I used to get paid about £13/hr to take notes in other students' lectures (eg, if they had broken their arm and couldn't do it themselves). I found the work through the university's job centre and had to go for a quick test. It was the perfect student gig as it fit around my lectures and unusually for student work was very well paid.
And ex-MSE Rosie had an even more unusual job:
I got paid to take part in psychology and neuroscience experiments, earning around £10/hr – in some you could earn more for good performance. More exciting ones involved virtual reality headsets – all while contributing to scientific research. Some of the braver participants were even given electric shocks (not me).
Be the early bird: The earlier in the year you try to get work, the better your chances, so try to apply before other students.
It's likely you came out of school with very little – if any – training for the consumer decisions you'll have to make every day as an adult. Martin says...
Companies spend billions of pounds a year on marketing, advertising and teaching their staff to sell, yet we don’t get ANY buyers’ training.
In 2018, Martin funded 340,000 copies of the first ever curriculum-mapped textbook in schools. Your Money Matters is aimed at students aged 15 to 16, and teaches about topics such as savings, budgeting, borrowing, student loans and identity theft.
It was written by the financial education charity Young Money with guidance from Martin. It's available as a free 150-page PDF download for anyone who wants it. Many grown-ups learn from it too.
Consider a 16-25 Railcard if you spend £90+ a year. These cut a third off off-peak train tickets and tube fares and they're also valid for full-time students of any age – a huge plus.
Cards can be bought from the Railcard website for £30 a year, or £70 for three years. So spend over £90 a year, even in just one trip, and you'll save.
You can get 10% off a one-year railcard if you're registered with Student Beans, though check for other railcard deals too as those will often beat this. Alternatively, Santander's student account gives a four-year railcard for free – full info in Student Accounts.
For more info on railcards see the Cheap Trains guide.
Trick to nab another year: Don't forget – renew just before your 26th birthday to grab another year, or before your 24th birthday for a three-year card (the same applies to older cardholders about to finish uni).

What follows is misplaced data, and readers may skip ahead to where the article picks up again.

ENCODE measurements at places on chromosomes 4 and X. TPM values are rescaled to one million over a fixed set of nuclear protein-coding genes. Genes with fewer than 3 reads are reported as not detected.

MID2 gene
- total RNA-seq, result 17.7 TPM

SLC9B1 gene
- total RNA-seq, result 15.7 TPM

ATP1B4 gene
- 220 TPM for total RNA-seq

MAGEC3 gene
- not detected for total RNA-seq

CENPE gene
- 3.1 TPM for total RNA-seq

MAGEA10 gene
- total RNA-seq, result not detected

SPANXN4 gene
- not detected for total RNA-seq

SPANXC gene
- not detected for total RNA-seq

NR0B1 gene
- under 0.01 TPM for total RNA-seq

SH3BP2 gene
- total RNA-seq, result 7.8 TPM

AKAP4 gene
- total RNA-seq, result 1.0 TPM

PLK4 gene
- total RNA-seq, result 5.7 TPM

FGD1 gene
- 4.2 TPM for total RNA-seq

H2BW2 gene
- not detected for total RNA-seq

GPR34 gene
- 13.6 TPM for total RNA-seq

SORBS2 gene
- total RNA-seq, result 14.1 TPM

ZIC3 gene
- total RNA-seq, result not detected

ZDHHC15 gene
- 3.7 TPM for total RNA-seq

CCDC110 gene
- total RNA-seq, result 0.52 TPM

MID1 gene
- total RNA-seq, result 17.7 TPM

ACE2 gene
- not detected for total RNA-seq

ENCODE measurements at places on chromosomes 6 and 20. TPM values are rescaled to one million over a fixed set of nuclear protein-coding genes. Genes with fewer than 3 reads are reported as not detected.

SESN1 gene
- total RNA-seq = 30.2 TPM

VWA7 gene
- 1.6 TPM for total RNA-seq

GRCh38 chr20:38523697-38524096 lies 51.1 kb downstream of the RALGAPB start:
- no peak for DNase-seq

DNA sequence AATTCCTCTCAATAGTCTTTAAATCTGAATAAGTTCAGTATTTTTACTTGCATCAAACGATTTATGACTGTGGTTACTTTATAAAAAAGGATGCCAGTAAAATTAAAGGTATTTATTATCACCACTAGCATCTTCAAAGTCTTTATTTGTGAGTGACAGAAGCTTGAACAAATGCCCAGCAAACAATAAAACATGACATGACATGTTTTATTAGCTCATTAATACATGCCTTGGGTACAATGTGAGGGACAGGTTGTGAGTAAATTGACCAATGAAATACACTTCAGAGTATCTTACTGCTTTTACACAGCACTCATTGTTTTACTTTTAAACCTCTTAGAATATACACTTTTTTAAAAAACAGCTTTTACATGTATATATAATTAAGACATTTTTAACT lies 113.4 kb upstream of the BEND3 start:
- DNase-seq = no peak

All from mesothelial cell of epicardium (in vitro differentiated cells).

Some students in special circumstances, such as those with kids or disabilities – might qualify for a special support grant instead. This will be the same amount as a maintenance grant.
Under usual circumstances the amount given for your loan might be reduced if you get a grant as well.
However, the plus here is that a special support grant won’t reduce the amount you get for your maintenance loan. For more on what's available and how to apply, see Gov.uk.
There's no need to live off pricey takeaways at uni while longing for a home-cooked meal. Take the time to learn the basics and it'll help to stretch your cash much further, and it's far healthier too.
The forums are a great place to get tips and ask questions. Read the Basic recipes for novice cook discussion to arm yourself with the essentials, while the 50p meals thread has loads of budget recipe ideas. Feel free to add your tips!
If you're off home at the end of term (and you can't coax a friend or parent to give you a lift), it's possible to find extra discounts if you know where to look.
Train and bus companies often discount heavily with regular sales to fill seats. Promotions have included £1 train and bus tickets across the UK, and London to Scotland for under £20. To find the latest offers, check out the Cheap Trains and Coaches deals page.
Cheap train and coach ticket offers go quick. To hear about them as soon as they're released, sign up to the free weekly email.
Timing your purchase accurately can make a real difference, either well in advance, or last-minute.
Buy 12+ weeks early.
Everyone knows that if you book early, fares are cheaper. These often disappear quickly, so to ensure a bargain, start looking about 12 weeks before. This is because Network Rail must set the timetable this far in advance.
Train operators commonly, though not always, release cheap advance tickets shortly after. It isn't often dead on 12 weeks, and some are currently trialling much further in advance; National Rail's future travel chart shows the latest date you can buy advance tickets for each train firm.
You can also sign up to the Trainline* ticket alert system and say which days you want to travel, so you get an email the moment cheap advance tickets come on sale (commonly the cheapest fares).
Or... get last-minute early booking discounts.
Few realise you can often buy advance tickets till midnight the night before or, in rare cases, at the station. See the Cheap Train Tickets guide for tips.